A patentability search is performed to check whether an invention is
Do you know if anyone anywhere publicly disclose the identical inventive concept prior to its critical date - it can invalidate the patent? The cost of preparing, filing, and prosecuting a patent application is substantial and is much greater than the cost of a patentability search. One study suggests that conducting a patentability search improves the chances of receiving a patent. It identifies any patent or non-patent literature existing prior to the invention at hand.
A patentability search will usually include a search in major patent collections, normally encompassing at least the United States (US), European (EP), Patent Cooperation Treaty (WO/PCT), Chinese, German, Korean & Japanese patent collections. Most patent examiners from major patent offices will go straight to these collections.
Key benefits of this search:
Patentability search is a precise science due to the complexities and non-uniformity of the patents system. On-line resources or inefficient search may give you temporary happiness; but for knock-out results rely on experienced & professional patentability search report only.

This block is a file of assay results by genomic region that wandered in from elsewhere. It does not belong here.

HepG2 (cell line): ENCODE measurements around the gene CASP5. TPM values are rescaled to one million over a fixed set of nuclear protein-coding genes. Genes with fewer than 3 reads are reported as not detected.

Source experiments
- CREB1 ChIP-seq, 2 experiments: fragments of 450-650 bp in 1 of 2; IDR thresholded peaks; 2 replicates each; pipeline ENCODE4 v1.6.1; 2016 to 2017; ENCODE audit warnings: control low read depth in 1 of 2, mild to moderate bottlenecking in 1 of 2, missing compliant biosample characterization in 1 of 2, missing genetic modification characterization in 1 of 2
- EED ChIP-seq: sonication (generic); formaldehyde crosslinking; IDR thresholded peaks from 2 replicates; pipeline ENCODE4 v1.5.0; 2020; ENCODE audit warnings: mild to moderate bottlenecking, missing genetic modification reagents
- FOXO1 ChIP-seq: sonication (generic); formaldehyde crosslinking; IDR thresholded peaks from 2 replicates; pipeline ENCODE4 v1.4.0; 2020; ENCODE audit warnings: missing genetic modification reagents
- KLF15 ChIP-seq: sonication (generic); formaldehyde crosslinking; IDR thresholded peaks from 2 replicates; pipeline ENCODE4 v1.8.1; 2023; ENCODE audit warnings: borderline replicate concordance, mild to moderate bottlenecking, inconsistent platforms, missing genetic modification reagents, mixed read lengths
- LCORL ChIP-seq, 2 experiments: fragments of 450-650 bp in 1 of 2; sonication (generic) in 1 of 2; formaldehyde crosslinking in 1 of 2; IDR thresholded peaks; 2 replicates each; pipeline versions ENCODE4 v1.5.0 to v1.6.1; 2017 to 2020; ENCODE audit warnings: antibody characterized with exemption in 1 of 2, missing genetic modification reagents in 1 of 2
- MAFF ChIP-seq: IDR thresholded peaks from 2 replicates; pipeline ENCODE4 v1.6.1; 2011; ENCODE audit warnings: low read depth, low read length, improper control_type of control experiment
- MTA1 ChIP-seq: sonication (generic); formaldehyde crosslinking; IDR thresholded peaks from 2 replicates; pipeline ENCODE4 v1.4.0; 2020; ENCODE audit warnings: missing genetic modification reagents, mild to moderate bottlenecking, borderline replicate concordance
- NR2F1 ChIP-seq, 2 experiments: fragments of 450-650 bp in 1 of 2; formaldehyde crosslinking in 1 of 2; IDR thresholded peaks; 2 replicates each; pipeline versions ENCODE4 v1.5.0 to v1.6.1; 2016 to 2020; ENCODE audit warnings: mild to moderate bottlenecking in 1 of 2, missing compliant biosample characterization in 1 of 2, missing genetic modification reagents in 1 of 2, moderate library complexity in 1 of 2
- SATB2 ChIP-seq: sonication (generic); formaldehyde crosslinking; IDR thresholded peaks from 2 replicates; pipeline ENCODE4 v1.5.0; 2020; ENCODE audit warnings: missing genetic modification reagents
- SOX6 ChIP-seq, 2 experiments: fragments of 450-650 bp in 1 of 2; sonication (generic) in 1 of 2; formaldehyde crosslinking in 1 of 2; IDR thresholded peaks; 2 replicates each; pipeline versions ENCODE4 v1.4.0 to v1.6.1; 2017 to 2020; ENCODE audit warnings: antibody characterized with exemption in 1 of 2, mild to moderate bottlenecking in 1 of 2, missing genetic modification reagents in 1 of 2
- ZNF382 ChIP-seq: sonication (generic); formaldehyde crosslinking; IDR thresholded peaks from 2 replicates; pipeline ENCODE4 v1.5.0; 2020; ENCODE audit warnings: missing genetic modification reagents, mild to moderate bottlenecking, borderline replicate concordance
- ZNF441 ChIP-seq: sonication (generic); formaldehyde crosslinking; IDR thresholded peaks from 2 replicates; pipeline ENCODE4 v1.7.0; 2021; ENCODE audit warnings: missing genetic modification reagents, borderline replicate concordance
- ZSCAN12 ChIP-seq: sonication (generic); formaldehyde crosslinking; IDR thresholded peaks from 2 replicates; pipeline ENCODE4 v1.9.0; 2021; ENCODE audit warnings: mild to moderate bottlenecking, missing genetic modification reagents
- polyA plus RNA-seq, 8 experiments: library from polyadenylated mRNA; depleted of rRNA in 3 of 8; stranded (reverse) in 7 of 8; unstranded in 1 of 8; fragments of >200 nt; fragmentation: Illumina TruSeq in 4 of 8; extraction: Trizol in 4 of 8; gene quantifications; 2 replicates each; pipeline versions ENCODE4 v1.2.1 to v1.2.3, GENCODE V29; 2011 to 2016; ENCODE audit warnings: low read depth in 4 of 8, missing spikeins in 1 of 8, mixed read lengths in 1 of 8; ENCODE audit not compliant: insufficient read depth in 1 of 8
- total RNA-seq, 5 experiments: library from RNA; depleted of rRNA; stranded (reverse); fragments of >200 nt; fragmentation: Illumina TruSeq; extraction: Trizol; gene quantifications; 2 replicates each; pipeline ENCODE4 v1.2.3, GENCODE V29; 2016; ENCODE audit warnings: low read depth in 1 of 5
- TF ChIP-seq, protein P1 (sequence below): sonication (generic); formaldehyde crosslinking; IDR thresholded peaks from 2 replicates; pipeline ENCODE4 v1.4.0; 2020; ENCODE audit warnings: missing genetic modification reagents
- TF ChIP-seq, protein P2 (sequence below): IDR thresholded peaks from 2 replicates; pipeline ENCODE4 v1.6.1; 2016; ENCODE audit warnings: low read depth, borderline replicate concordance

The cost of preparing, filing, and prosecuting a patent application is substantial and is much greater than the cost of a patentability search. One study suggests that conducting a patentability search improves the chances of receiving a patent.
The U.S. Patent and Trademark Office (USPTO) recommends that a patentability search be conducted:
"A search of all previous public disclosures (prior art) including, but not limited to, previously patented inventions in the U.S. should be conducted to determine if your invention has been publicly disclosed and thus is not patentable. While a search of the prior art before the filing of an application is not required, it is advisable to do so." USPTO on conducting a prior art search.
The European Patent Office (EPO) agrees that an inventor should obtain a prior art search:
"Where do inventors go wrong?
When it comes to prior art searching, many inventors simply scratch the surface. By far the most common mistake they make is to assume that their idea is novel, when a simple patent search would tell them that it was not. They then make things worse by spending often large sums of money on an idea that is extremely unlikely to be commercially successful." EPO on conducting a prior art search.